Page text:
This object is achieved by the invention as it is defined in the claims.
A preferred embodiment of the invention is hereinbelow described in detail with reference to the accompanying drawing.
FIG. 1 shows schematically a power tool with power supply means according to the invention.
FIG. 2 shows a longitudinal section through a clutch comprised in the power transmission of the power tool. The clutch is shown in its high speed operation mode.
FIG. 3 shows a section similar to that of FIG. 2, but shows the clutch in the low speed operation mode.
FIGS. 2 and 3 include schematic illustrations of the clutch teeth arrangement.
FIG. 4 shows a diagram illustrating a two-step tightening process carried out on a soft or normal screw joint.
FIG. 5 shows a diagram illustrating a tightening process carried out by a conventional tightening tool on a very stiff joint.
FIG. 6 shows a diagram illustrating a tightening process carried out by a power tool according to the invention on a very stiff joint.
As illustrated in FIG. 4, two-step tightening of a soft or normal screw joint is commenced by a first high speed/low torque step intended to bring the screw joint parts firmly together and accomplish an initial pretension in the joint. This is obtained by installing a torque up to a snug level T1 where the torque application power of the tightening tool is shut off. However, due to a certain amount of kinetic energy remaining in the rotating parts of the tool there is caused a small torque overshoot ε1. After a short moment of stand still, the tool is restarted for the low speed/high torque second tightening step. The tool starts rotating as the output torque of the tool reaches the level of the initially installed torque T1 +ε1. At the target torque level T2 the torque application power is shut off, but due to some remaining kinetic energy in the rotating tool parts, there is caused a torque overshoot ε2. This overshoot ε2 is small since the rotation speed is low during the second tightening step.
However, if the same tightening tool with the same operating characteristics is used on a very stiff screw joint, i.e. a screw joint having a very steep torque growth in relation to the angle of rotation, the high running down speed in combination with an abrupt growth of the torque resistance in the screw joint results in a large inertia related torque addition ε1 beyond the snug level power shut-off point T1. See FIG. 5. This additional torque or overshoot ε1 is large enough to extend the installed torque even beyond the desired target torque T2 by an overshoot ε2. So, the result is an undesirable torque overshoot ε2 obtained during the first tightening step already.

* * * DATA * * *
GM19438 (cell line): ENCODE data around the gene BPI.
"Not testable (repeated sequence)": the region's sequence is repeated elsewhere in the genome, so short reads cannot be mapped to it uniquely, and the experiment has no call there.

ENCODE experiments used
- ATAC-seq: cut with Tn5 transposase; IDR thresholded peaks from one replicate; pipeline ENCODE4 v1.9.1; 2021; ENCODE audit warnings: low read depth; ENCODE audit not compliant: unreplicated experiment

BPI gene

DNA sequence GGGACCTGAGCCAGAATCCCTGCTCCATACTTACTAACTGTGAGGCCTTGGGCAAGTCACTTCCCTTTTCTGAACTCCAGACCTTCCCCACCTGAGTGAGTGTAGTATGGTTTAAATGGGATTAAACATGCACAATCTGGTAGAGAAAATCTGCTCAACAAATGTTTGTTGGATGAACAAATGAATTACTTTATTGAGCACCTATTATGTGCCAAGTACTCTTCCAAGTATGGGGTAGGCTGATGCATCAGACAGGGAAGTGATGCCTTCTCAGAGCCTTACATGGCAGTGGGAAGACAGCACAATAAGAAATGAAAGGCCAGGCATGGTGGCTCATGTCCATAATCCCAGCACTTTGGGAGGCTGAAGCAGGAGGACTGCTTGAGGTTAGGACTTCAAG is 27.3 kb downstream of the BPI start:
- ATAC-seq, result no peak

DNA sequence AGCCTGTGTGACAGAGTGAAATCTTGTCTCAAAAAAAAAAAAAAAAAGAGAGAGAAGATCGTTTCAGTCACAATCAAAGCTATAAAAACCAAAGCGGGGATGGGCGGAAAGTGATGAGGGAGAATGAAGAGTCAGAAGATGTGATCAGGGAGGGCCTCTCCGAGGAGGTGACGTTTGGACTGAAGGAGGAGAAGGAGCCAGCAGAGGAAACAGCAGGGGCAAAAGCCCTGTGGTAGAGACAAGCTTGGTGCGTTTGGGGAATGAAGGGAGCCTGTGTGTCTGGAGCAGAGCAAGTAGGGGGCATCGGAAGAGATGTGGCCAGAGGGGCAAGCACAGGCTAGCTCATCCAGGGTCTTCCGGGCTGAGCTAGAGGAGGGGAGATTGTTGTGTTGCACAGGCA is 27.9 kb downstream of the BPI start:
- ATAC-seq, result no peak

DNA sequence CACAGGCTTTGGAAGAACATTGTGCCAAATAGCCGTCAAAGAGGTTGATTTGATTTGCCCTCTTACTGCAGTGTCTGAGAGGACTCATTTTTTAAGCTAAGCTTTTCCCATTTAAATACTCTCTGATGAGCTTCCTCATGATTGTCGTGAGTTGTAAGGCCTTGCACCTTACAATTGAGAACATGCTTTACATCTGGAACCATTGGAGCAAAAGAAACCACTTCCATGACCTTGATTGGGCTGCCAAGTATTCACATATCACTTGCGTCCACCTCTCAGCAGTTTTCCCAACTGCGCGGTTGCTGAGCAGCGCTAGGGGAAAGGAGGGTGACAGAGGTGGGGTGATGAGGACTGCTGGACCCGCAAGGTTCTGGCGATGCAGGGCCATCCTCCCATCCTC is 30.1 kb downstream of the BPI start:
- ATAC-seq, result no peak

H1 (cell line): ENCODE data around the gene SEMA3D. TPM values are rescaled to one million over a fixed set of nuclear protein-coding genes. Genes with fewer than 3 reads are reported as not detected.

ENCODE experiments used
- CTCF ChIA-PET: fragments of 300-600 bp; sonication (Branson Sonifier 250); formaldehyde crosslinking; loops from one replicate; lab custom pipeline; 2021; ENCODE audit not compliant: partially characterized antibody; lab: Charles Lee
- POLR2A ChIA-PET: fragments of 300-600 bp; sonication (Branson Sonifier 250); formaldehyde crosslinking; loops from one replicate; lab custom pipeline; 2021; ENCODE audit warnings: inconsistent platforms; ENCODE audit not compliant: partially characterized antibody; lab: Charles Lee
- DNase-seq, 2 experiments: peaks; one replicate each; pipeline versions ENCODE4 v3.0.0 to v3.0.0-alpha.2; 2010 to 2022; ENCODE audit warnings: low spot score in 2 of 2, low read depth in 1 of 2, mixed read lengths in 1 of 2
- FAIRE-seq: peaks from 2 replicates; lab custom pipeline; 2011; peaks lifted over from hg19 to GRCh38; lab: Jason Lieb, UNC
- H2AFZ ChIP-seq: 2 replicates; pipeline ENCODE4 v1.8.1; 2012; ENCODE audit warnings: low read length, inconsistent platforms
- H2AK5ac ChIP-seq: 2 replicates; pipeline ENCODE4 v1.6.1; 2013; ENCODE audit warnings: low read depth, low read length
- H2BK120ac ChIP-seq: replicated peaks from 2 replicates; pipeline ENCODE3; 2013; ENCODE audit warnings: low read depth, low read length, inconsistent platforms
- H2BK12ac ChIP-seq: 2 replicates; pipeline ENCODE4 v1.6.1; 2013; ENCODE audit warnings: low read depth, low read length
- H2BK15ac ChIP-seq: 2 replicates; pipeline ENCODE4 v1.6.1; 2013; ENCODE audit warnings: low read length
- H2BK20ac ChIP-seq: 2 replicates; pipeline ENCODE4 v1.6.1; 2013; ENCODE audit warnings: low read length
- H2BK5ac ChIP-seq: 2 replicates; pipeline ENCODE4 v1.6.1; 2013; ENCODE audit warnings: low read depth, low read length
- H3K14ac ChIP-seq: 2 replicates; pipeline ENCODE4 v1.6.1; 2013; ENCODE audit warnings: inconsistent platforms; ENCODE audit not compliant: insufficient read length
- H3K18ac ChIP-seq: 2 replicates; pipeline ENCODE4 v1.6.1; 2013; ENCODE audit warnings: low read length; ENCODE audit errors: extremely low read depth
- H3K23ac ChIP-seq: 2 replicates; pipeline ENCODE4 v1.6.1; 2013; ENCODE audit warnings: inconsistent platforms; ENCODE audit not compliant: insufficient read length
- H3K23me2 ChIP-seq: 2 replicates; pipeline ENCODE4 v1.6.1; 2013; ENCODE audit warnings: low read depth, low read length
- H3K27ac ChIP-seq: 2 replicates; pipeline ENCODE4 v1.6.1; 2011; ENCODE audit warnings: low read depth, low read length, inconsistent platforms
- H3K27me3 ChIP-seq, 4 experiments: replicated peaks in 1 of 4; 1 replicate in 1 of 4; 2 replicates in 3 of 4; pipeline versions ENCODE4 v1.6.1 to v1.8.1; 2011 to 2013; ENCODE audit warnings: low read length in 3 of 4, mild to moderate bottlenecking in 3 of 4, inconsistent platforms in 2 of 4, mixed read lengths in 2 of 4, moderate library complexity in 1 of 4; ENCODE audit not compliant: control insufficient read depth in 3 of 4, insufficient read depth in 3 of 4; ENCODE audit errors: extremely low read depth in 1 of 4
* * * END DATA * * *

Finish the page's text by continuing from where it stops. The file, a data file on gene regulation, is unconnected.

The tool shown in FIG. 1 is an electrically powered angle nutrunner 10 connected to a supply mains via a power converter 11. The nutrunner 10 comprises a brushless electric rotation motor (not shown) which is supplied with electric power from the power converter 11 via a manouever switch controlled by a lever 12 pivotally mounted on the tool housing 28. The power converter 11 is arranged to deliver an AC current of variable frequency and voltage for obtaining desirable operation characteristics of the nutrunner 10.
The power converter 11 comprises an AC/DC rectifier 14 which is connected to an AC current forming transistor bridge 15 via a current sensing means 16. The latter is arranged to deliver a signal reflective of the DC current which in turn is directly proportional to the torque delivered by the nutrunner motor and the nutrunner output shaft 17.
The power converter 11 also comprises a first torque setting means 18, by which a torque snug level corresponding reference signal is delivered. A comparating means 19 is arranged to compare the torque reflective signal from the current sensing means 16 with this reference signal and to deliver a shut-off initiating signal to an electronic control means 20 as the torque reflective signal equals the reference signal.
A second torque setting means 22 is arranged to deliver a reference signal corresponding to the desired final torque level to be reached by the second tightening step. A comparating means 23 is arranged to compare the output torque reflective signal with the final torque corresponding signal set by the torque setting means 22 and to produce a shut-off signal to the control means 20.
The electronic control means 20 includes a programmable micro computer by which the operational data of the nutrunner motor are determined, for example rotation speed, output torque, start and stopping characteristics etc.